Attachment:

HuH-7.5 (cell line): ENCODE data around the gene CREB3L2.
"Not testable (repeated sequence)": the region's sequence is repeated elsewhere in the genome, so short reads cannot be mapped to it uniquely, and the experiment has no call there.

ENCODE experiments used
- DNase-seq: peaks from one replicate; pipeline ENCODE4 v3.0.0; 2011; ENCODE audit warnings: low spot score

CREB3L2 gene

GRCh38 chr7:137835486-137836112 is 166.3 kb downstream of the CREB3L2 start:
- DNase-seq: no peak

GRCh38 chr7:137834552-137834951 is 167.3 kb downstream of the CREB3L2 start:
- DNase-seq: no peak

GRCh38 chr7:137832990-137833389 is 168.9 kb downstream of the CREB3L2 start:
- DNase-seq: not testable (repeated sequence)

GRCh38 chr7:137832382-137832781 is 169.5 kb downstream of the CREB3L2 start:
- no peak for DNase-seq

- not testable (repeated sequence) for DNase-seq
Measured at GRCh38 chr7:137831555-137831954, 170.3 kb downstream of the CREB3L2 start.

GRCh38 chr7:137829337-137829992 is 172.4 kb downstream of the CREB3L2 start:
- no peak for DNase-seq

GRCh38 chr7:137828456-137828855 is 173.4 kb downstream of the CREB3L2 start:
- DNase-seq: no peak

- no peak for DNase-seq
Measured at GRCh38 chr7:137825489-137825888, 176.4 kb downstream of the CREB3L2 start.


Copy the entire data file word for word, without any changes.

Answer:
HuH-7.5 (cell line): ENCODE data around the gene CREB3L2.
"Not testable (repeated sequence)": the region's sequence is repeated elsewhere in the genome, so short reads cannot be mapped to it uniquely, and the experiment has no call there.

ENCODE experiments used
- DNase-seq: peaks from one replicate; pipeline ENCODE4 v3.0.0; 2011; ENCODE audit warnings: low spot score

CREB3L2 gene

GRCh38 chr7:137835486-137836112 is 166.3 kb downstream of the CREB3L2 start:
- DNase-seq: no peak

GRCh38 chr7:137834552-137834951 is 167.3 kb downstream of the CREB3L2 start:
- DNase-seq: no peak

GRCh38 chr7:137832990-137833389 is 168.9 kb downstream of the CREB3L2 start:
- DNase-seq: not testable (repeated sequence)

GRCh38 chr7:137832382-137832781 is 169.5 kb downstream of the CREB3L2 start:
- no peak for DNase-seq

- not testable (repeated sequence) for DNase-seq
Measured at GRCh38 chr7:137831555-137831954, 170.3 kb downstream of the CREB3L2 start.

GRCh38 chr7:137829337-137829992 is 172.4 kb downstream of the CREB3L2 start:
- no peak for DNase-seq

GRCh38 chr7:137828456-137828855 is 173.4 kb downstream of the CREB3L2 start:
- DNase-seq: no peak

- no peak for DNase-seq
Measured at GRCh38 chr7:137825489-137825888, 176.4 kb downstream of the CREB3L2 start.